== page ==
Such an arrangement is advantageous in that the nozzle body can be of reduced diameter.

The fluid supply path is preferably defined, in part, by a peripheral recess formed in the swirl element, the swirl chamber communicating with the peripheral recess. The direction of fluid entry into the swirl chamber can then be substantially perpendicular to the axis of the nozzle which is much less disruptive to the fluid flow within the swirl chamber than when it enters in a direction substantially parallel to the nozzle axis.

The invention will further be described, by way of example, with reference to the accompanying drawings, in which:

FIG. 1 is a cross-sectional view illustrating a spray nozzle including a swirl element in accordance with one embodiment of the invention;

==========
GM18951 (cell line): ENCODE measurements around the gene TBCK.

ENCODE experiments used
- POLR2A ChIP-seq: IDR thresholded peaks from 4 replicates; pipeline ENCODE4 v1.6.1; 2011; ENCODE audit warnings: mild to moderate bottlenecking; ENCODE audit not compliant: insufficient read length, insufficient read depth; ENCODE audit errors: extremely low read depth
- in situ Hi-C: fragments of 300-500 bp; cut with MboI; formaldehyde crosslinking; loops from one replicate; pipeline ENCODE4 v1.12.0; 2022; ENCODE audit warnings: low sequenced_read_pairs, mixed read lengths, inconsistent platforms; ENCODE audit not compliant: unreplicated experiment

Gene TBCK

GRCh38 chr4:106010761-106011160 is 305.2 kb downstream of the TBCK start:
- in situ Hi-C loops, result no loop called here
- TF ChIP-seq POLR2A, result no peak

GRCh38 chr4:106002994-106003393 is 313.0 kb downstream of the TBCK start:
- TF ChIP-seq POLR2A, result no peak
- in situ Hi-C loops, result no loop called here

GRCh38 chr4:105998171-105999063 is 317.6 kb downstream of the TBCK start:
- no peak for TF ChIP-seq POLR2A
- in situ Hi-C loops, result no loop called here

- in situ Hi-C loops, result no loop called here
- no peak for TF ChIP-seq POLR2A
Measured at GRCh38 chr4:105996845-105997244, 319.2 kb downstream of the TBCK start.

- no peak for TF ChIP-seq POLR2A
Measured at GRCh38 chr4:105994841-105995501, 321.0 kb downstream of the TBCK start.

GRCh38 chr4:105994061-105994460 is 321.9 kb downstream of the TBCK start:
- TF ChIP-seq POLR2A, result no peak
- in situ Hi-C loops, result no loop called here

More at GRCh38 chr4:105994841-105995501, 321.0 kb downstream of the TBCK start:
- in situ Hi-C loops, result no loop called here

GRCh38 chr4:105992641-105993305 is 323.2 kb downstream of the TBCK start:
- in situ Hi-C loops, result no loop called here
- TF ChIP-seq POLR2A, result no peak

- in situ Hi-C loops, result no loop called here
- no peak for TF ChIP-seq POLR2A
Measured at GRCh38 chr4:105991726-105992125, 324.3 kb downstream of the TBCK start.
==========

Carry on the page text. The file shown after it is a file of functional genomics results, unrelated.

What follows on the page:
FIG. 2 is a sectional view of part of the swirl element of the embodiment of FIG. 1;

FIG. 3 is a view of the swirl element from beneath;

FIGS. 4 and 5 are perspective views of the swirl element; and

FIG. 6 is a view similar to FIG. 1 illustrating an alternative embodiment.

The spray nozzle illustrated in FIGS. 1 to 5 of the accompanying drawings comprises a nozzle body 10 of generally hollow cylindrical form and defining a bore 12. At one end of the nozzle body 10 is located an inwardly extending flange 14 which serves to support an orifice disc 16. An O-ring 18 or other seal arrangement is located between the orifice disc 16 and the wall of the nozzle body 10 to form a seal between these components.